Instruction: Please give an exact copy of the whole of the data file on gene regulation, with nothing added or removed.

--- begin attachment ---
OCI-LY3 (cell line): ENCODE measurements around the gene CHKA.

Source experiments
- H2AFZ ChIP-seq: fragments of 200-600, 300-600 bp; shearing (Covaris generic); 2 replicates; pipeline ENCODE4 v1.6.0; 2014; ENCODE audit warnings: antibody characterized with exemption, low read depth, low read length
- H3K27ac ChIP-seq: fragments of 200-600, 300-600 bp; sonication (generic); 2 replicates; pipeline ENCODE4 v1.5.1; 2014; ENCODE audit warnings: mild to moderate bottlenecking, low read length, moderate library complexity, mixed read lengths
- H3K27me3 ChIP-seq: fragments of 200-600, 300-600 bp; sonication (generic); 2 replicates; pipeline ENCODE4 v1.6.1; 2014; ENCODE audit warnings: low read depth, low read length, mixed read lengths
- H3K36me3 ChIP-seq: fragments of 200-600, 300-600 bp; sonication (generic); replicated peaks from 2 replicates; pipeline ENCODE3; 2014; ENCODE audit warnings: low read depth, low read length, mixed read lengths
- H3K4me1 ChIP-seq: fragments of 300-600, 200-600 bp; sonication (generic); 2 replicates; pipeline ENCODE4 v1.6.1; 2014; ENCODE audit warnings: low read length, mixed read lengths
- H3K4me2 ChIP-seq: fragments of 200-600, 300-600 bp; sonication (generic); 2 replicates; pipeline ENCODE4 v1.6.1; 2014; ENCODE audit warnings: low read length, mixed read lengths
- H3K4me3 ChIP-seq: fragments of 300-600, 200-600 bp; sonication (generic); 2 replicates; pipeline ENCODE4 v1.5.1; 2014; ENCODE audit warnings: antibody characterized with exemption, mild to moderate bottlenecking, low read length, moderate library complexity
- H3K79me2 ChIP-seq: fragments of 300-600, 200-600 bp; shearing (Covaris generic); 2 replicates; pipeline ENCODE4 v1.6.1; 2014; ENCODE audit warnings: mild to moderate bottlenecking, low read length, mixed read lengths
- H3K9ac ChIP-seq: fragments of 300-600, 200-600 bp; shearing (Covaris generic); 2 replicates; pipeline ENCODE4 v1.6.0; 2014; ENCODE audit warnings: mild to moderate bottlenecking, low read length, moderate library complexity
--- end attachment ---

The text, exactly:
OCI-LY3 (cell line): ENCODE measurements around the gene CHKA.

Source experiments
- H2AFZ ChIP-seq: fragments of 200-600, 300-600 bp; shearing (Covaris generic); 2 replicates; pipeline ENCODE4 v1.6.0; 2014; ENCODE audit warnings: antibody characterized with exemption, low read depth, low read length
- H3K27ac ChIP-seq: fragments of 200-600, 300-600 bp; sonication (generic); 2 replicates; pipeline ENCODE4 v1.5.1; 2014; ENCODE audit warnings: mild to moderate bottlenecking, low read length, moderate library complexity, mixed read lengths
- H3K27me3 ChIP-seq: fragments of 200-600, 300-600 bp; sonication (generic); 2 replicates; pipeline ENCODE4 v1.6.1; 2014; ENCODE audit warnings: low read depth, low read length, mixed read lengths
- H3K36me3 ChIP-seq: fragments of 200-600, 300-600 bp; sonication (generic); replicated peaks from 2 replicates; pipeline ENCODE3; 2014; ENCODE audit warnings: low read depth, low read length, mixed read lengths
- H3K4me1 ChIP-seq: fragments of 300-600, 200-600 bp; sonication (generic); 2 replicates; pipeline ENCODE4 v1.6.1; 2014; ENCODE audit warnings: low read length, mixed read lengths
- H3K4me2 ChIP-seq: fragments of 200-600, 300-600 bp; sonication (generic); 2 replicates; pipeline ENCODE4 v1.6.1; 2014; ENCODE audit warnings: low read length, mixed read lengths
- H3K4me3 ChIP-seq: fragments of 300-600, 200-600 bp; sonication (generic); 2 replicates; pipeline ENCODE4 v1.5.1; 2014; ENCODE audit warnings: antibody characterized with exemption, mild to moderate bottlenecking, low read length, moderate library complexity
- H3K79me2 ChIP-seq: fragments of 300-600, 200-600 bp; shearing (Covaris generic); 2 replicates; pipeline ENCODE4 v1.6.1; 2014; ENCODE audit warnings: mild to moderate bottlenecking, low read length, mixed read lengths
- H3K9ac ChIP-seq: fragments of 300-600, 200-600 bp; shearing (Covaris generic); 2 replicates; pipeline ENCODE4 v1.6.0; 2014; ENCODE audit warnings: mild to moderate bottlenecking, low read length, moderate library complexity